03 July 2013 - Caroline Lucas "C&C is Green Party Policy." It has much support in Parliament. She should & will be Prime Minister.
Caroline Lucas MP - Leader Green Party;
"C&C is Green Party Policy" [Since 1998]

UNFCCC-compliant Global Climate Change Framework

Dear Minister

We all face an increasingly urgent situation with the threat of runaway rates of climate change occurring and the persistent failure to come to terms internationally to deal with this. COP-15 was another example of this and the odds for COP-16 appear no better as things stand.

So we write to you with the request to convene a high-level public meeting to focus on this predicament and the international need to establish a UNFCCC-compliant Global Climate Change Framework to redress this threat as soon as possible.

Contraction and Convergence is a prime example of this. It is a rational formulation for reconciliation of 'Climate Justice without Vengeance'. With the growing support for this approach internationally, we specifically note the positions taken in the UK context by: -

  • The RCEP in 2000 that, "The government should press for a future global climate agreement based on the contraction and convergence approach [C&C], combined with international trading in emission permits. Together, these offer the best long-term prospect of securing equity, economy and international consensus."
  • The UNFCCC Executive at COP-9 [2004] - achieving the objective of the UNFCCC "inevitably requires contraction and convergence".
  • The Liberal Democrat party that, "an agreement must be based on reducing emissions overall, while equalising emissions between the developed and developing worlds – the principle of contraction and convergence."
  • Yourself and what you called the "morally compelling logic" of C&C.
  • The All Party Parliamentary Group on Climate Change in the previous parliament.
  • The UK Climate Act, which Adair Turner effectively characterised as C&C in evidence to the EAC and DECC select committees last year saying that converging to equal per capita entitlements globally is the only option that is, "doable and fair" for organising and sharing the full-term emissions-contraction-event to bring us to UNFCCC-compliance and that "if, for reasons of urgency the rate of global contraction has to be accelerated, for reasons of equity the rate of international convergence has to be accelerated relative to that."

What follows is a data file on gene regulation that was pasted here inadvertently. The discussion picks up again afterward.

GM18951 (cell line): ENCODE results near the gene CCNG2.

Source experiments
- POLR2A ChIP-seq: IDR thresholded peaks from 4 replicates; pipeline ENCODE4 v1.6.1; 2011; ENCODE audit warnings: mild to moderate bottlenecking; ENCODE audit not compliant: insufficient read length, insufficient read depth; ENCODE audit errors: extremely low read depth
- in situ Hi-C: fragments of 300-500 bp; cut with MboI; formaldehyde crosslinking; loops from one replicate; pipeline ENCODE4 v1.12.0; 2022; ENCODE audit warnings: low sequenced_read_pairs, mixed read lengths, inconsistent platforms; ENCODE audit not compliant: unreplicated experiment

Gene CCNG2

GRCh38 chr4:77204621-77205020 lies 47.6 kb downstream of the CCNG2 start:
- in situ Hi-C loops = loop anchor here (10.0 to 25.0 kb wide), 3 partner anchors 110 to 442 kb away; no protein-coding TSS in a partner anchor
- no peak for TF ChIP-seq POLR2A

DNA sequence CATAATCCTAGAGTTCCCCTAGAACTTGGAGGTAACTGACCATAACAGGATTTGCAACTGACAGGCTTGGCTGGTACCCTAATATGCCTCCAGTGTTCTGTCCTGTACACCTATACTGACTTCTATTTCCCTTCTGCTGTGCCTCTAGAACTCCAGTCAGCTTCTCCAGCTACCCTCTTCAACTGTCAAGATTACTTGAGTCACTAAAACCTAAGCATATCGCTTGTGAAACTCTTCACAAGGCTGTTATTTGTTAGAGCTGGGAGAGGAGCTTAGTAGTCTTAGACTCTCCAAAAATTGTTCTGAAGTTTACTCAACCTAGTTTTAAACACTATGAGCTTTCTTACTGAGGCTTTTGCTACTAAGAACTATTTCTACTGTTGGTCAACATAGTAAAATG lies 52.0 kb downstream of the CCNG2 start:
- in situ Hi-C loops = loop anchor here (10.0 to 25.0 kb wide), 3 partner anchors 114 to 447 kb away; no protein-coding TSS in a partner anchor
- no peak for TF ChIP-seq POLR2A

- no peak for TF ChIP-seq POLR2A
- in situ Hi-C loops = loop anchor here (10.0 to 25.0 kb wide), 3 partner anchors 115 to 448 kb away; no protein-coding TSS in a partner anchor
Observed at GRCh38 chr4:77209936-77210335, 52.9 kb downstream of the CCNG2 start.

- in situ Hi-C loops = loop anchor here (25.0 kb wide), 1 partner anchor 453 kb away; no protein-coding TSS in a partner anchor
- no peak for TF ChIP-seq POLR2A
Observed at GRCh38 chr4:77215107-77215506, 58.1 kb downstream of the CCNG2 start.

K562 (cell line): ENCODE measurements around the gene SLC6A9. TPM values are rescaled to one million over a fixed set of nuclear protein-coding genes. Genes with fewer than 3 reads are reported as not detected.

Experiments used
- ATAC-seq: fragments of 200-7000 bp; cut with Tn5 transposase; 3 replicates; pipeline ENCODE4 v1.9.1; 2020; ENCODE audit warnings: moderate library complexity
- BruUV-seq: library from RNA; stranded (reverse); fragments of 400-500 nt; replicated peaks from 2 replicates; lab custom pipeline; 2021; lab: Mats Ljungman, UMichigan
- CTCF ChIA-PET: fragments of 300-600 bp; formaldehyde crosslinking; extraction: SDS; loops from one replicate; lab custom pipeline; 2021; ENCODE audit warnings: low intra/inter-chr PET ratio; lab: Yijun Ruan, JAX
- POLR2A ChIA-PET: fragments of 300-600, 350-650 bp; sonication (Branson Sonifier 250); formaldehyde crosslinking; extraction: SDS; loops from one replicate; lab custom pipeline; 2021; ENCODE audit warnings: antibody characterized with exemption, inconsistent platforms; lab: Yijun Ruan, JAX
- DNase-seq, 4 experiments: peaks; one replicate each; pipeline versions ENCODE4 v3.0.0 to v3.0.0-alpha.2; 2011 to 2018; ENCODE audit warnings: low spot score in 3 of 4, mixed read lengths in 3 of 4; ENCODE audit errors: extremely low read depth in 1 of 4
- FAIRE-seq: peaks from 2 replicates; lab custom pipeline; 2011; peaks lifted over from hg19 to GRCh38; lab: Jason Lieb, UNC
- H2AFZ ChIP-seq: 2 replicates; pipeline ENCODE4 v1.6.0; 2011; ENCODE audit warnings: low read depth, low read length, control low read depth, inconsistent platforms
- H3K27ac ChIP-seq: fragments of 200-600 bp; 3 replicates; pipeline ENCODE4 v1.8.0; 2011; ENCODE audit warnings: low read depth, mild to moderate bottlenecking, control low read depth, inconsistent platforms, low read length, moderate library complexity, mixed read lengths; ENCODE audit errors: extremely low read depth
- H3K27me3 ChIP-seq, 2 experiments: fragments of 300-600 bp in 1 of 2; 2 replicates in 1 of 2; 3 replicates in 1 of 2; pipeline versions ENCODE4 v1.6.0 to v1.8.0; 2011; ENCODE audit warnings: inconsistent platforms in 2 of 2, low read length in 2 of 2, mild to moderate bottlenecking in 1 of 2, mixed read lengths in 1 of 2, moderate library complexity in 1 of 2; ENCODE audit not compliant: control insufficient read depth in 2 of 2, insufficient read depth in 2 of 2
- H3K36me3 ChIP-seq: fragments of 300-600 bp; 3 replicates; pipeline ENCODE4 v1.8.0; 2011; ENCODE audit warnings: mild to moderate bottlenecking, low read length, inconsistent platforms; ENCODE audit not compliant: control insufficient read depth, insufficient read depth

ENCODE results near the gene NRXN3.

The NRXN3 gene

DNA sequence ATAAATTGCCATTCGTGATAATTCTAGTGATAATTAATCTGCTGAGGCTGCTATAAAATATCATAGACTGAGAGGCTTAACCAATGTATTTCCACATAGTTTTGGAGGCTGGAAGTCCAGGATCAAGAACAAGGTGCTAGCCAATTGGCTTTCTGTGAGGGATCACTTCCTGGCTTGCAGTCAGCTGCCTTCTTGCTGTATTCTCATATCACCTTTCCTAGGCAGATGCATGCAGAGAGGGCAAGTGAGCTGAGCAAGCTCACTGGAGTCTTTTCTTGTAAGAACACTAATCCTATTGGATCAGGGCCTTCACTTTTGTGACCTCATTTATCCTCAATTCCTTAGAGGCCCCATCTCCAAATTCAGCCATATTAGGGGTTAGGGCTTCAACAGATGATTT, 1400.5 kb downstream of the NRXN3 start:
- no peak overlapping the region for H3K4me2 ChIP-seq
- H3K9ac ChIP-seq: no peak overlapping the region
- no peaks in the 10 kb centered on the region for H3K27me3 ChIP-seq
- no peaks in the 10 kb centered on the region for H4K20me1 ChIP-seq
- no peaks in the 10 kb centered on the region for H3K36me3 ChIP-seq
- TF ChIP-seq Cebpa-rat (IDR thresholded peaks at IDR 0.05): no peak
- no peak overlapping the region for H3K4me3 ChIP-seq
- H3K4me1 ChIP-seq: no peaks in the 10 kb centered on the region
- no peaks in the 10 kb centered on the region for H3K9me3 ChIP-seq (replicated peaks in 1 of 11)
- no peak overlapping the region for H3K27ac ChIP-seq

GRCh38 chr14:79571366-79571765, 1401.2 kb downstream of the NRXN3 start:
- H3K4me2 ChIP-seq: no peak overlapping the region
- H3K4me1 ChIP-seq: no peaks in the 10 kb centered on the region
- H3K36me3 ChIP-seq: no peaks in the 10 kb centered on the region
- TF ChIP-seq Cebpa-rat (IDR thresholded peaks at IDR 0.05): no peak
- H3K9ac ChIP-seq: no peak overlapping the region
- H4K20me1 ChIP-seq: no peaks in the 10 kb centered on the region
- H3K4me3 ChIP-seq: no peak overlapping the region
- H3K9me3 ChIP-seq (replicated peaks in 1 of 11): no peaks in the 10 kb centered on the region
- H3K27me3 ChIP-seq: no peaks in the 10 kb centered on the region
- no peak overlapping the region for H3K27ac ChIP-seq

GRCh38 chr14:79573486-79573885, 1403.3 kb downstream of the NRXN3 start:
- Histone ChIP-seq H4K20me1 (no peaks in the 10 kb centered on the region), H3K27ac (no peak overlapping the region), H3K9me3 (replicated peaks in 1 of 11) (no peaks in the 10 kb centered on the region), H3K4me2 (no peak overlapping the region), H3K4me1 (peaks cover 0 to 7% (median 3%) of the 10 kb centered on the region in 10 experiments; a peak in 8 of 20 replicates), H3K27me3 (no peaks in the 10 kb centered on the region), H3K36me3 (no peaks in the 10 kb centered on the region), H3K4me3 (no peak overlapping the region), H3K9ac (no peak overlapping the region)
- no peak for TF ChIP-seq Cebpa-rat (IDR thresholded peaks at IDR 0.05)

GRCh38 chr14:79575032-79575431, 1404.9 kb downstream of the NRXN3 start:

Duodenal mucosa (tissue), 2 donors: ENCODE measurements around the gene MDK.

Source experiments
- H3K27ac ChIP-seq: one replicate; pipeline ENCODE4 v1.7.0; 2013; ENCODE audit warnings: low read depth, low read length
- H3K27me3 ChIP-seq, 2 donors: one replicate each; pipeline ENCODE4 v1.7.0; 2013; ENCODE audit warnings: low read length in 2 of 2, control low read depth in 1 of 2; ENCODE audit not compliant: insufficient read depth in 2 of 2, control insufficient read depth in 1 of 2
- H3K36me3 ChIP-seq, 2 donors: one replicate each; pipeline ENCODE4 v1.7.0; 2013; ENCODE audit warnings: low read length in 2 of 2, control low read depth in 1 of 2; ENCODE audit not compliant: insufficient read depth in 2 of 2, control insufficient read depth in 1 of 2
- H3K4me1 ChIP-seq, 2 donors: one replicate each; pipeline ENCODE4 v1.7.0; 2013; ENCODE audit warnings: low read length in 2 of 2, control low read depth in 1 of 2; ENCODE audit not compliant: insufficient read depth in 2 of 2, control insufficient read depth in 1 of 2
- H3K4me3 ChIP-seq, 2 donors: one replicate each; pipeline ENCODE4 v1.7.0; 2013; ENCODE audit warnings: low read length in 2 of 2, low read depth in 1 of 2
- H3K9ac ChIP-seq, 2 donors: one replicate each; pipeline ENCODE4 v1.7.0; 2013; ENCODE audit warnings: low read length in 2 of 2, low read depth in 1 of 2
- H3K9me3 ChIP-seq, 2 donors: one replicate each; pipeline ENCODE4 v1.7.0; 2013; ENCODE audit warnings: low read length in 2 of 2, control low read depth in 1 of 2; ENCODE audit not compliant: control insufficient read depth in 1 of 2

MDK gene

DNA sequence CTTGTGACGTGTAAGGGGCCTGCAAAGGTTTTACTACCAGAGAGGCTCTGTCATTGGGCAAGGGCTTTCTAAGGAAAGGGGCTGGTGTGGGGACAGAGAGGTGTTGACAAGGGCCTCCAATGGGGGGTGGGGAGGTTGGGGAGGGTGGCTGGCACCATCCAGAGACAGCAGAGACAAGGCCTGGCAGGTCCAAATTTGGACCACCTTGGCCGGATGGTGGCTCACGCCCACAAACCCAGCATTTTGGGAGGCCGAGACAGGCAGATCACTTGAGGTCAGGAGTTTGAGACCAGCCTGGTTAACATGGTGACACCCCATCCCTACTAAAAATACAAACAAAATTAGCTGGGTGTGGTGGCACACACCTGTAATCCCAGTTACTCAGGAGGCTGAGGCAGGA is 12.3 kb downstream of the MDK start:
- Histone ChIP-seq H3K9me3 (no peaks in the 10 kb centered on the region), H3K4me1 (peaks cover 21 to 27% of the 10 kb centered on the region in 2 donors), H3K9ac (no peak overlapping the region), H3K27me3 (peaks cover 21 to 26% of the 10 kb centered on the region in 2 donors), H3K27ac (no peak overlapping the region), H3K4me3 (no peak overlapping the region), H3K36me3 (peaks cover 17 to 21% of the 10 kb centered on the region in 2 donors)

Several ideas derived from C&C have surfaced since Kyoto with ideas that can be perhaps in various ways incorporated into C&C. However, there is an overwhelming need for an over-arching UNFCCC-compliant Framework that enables the globally competing interests of the over-consuming and the under-consuming to be reconciled with each other and with the objective of the UNFCCC in a non-random manner.

We feel that C&C is the veteran and indeed the apex example of this and urge you to consider our request. At Kyoto in December 1997 and shortly before they withdrew from these negotiations, the USA stated, “C&C contains elements for the next agreement that we may ultimately all seek to engage in.”

The adversarial reasons for their withdrawal then were in play again at COP-15: - http://www.gci.org.uk/public/COP_15_C&C.swf

C&C answers this in a unifying and constitutional way and the need for this answer becomes increasingly critical.

With best wishes
Yours sincerely

Caroline Lucas MP
and 500 other eminent persons - [see below].
Green Party Manifesto


David Cameron Prime Minister;
"C&C intellectually & morally coherent."
Jon Gummer David Cameron Zac Goldsmith
"There is no shortage of plausible frameworks for a long term global deal on the table, not least the intellectually and morally coherent principle of Contraction and Convergence."
UK Conservatives Quality of Life Challenge
"Blueprint for a Green Economy" on C&C
Greg Barker DECC Minister;
"C&C a
Compelling Vision".

"The C&C framework developed by Aubrey Meyer and the Global Commons Institute in many ways offers a compelling vision of a future long-term climate regime, and has a number of distinct benefits. These include: -

  • Recognition that per capita emissions of developed countries will need to come down significantly over time;
  • The establishment of a firm global pathway to limit emissions, with corresponding long term targets for all countries;
  • The development of an approach that many consider to represent a fair and equitable response to climate challenge."

Greg Barker, Minister of State at DECC to John Thurso MP, Colin Challen et al

Challen letter also here

Chris Huhne - DECC Minister;
"C&C - no other way to solve the problem."

"You know I agree, in the long term there is no other way to solve this problem.”
Chris Huhne Lib Dem MP [2010]
UK Secretary of State Energy & Climate

See the Lib Dem Manifesto below


"In the context of the international framework, the All Party Group group supports the morally compelling logic of Contraction and Convergence."
The Rt Honorable Chris Huhne MP speaking on C&C
Well before conference at the BMA Monday 17th October 2011

Vince Cable - Business Secretary;
"No progress without fundamental C&C agreement."